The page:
While playing records and purchasing old record players and even gramophones is making a comeback as the hip and trendy option for the discerning muso these days, it’s still not an option I will ever take up. The reasons are manifold, but simple.
The first one is that I don’t have the room. In the main, those who buy records come from a generation where they bought a house and settled earlier. As the typical Celtic Tiger renter who has moved so many times in the last decade I can barely keep count, the option of lugging CDs around from place to place just doesn’t appeal.
As for records, you need to dedicate half a room just to set up the system to play vinyl. That’s before you try to find the room to store hundreds of delicate and bulky records.
Then there is price and choice. The fact is, stores such as HMV are expensive. You can pay anything from €15 to €20 for an album from the high street music retailer. You do get cheaper options on older albums, but often the choice is limited unless you are buying new releases or relatively mainstream and best-selling music. The independent record stores give you choice and value but are increasingly hard to find.
Sites such as iTunes cater to every taste. The choice is vast. In most cases, you can sample each track before you buy. If you don’t want to buy the album, you can buy an individual track from as little as 99c. Albums are also far cheaper to download than to buy on the high street. And you have them at the touch of a screen.
Romance? That went out of the music business a long time ago. Cheap and easy is romantic enough for me.
Digital just can’t match up to the revolution
By Dan Buckley
If the house burned down tomorrow, so long as the family and the dog were unharmed, what I would miss most would be my daughter’s painting of Jimi Hendrix and my collection of vinyl records.
Maybe it’s an age thing but I lament the demise of HMV more for what it used to represent than what it became.
His Master’s Voice was the record label of EMI, which produced the most marvellous sounds for the greatest singers and musicians of the 20th century. They did it old-school: First on brittle, fragile 78s — so-called because that was the number of revolutions per minute used to record and replay them. Then the LP arrived and, with it, a new era in sound reproduction that finally matched what was recorded to what you actually heard.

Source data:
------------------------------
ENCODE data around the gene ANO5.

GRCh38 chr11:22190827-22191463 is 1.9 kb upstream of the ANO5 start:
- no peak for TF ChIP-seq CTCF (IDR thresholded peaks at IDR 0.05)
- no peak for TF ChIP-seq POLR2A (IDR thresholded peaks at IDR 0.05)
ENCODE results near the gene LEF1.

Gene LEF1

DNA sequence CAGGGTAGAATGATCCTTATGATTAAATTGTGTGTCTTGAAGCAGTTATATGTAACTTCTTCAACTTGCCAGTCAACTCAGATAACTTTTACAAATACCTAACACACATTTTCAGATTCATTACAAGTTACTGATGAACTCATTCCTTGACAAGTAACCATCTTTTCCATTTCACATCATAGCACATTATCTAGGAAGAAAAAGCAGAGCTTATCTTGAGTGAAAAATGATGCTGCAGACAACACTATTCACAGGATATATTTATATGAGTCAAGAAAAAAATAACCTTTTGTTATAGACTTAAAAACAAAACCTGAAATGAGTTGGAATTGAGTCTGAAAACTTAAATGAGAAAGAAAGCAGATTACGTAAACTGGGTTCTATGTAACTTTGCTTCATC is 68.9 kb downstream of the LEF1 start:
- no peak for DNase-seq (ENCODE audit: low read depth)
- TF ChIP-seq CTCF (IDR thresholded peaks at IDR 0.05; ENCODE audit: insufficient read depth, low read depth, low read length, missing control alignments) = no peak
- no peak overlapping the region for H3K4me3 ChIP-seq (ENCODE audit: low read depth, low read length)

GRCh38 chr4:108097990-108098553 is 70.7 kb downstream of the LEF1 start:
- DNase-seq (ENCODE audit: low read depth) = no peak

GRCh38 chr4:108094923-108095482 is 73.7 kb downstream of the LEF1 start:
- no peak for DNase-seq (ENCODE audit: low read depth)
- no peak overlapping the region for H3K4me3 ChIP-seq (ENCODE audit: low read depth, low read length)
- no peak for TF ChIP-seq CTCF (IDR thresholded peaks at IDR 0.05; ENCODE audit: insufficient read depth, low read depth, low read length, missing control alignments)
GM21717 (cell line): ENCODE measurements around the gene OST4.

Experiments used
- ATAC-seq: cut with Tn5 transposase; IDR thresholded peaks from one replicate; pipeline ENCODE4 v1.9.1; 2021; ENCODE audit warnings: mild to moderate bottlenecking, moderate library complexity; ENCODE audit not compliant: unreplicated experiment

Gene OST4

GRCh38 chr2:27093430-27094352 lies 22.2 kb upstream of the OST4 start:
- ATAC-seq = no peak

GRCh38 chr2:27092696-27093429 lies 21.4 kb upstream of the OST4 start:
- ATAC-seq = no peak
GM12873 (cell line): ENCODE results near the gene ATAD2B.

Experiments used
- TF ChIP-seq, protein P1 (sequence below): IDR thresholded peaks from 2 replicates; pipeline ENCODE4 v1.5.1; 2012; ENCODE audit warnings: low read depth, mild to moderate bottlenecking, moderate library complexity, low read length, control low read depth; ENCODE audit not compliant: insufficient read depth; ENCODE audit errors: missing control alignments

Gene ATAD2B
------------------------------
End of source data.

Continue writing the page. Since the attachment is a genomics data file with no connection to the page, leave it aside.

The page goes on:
The “frying sausage” sound from the wind-up gramophone was a thing of the past. A well-produced vinyl was the nearest thing to being at the concert hall, folk club, or rock gig. Some of the Beatles’ early recordings were not exactly state-of-the-art. But the fun part is that you can, if you have a good vinyl copy and a decent sound system, hear John Lennon stirring his tea. You won’t get that on iTunes.
Things went downhill from there.
When tape cassettes arrived, convenience was the key. But the sound suffered. Except for the most hideously expensive machines, they produced a horrible, hissy sound that spoiled any hope of listening enjoyment. In order to get over this, Dolby Laboratories came up with a device to reduce the hiss. The problem was it also reduced the sound so that Nat King Cole on cassette tape sounds like he is singing from the bottom of a well.
That, perhaps, is why the LP prevailed until the arrival of CDs and, more recently, downloadable music for MP3 players.
Deutsche Grammophon, the German classical label, was among the best manufacturers of LPs, and they still make them. Listen to any recording of Herbert von Karajan and the Berlin Philharmonic and hear for yourself the difference between the majesty of vinyl and the homogenised, digitised, mashed, mangled, and shrunken sound that wheezes its way through the internet.
An iPod with earphones is fine when you’re walking the dog but does not compare with the glory of a well-made LP; it doesn’t matter whether you are listening to Michael Jackson, Bob Dylan, or John McCormack.
Yes, there are downsides. You have to get up off your arse and put the record on. When one side is finished, you have to get up again and turn it over. But what’s the harm in that? Just think of it as armchair exercise.
Perhaps it is part of our culture of instant gratification. We enjoyed everything from on-demand TV to instantly furnished homes during the Celtic Tiger years, when young couples didn’t save for a freezer but added it to their 30-year mortgage.
Convenience isn’t everything if you savour the finer things of life. You can get yourself an automatic piano nowadays that will play anything you want at the touch of a button. But Rachmaninoff’s third piano concerto doesn’t sound the same from the bowels of a hard-drive.
Likewise with fast food. There are occasions when McDonald's will hit the spot, but there is still a yawning gulf between a Big Mac and a fillet steak.
Some things are just worth waiting for.
Bring back the revolution.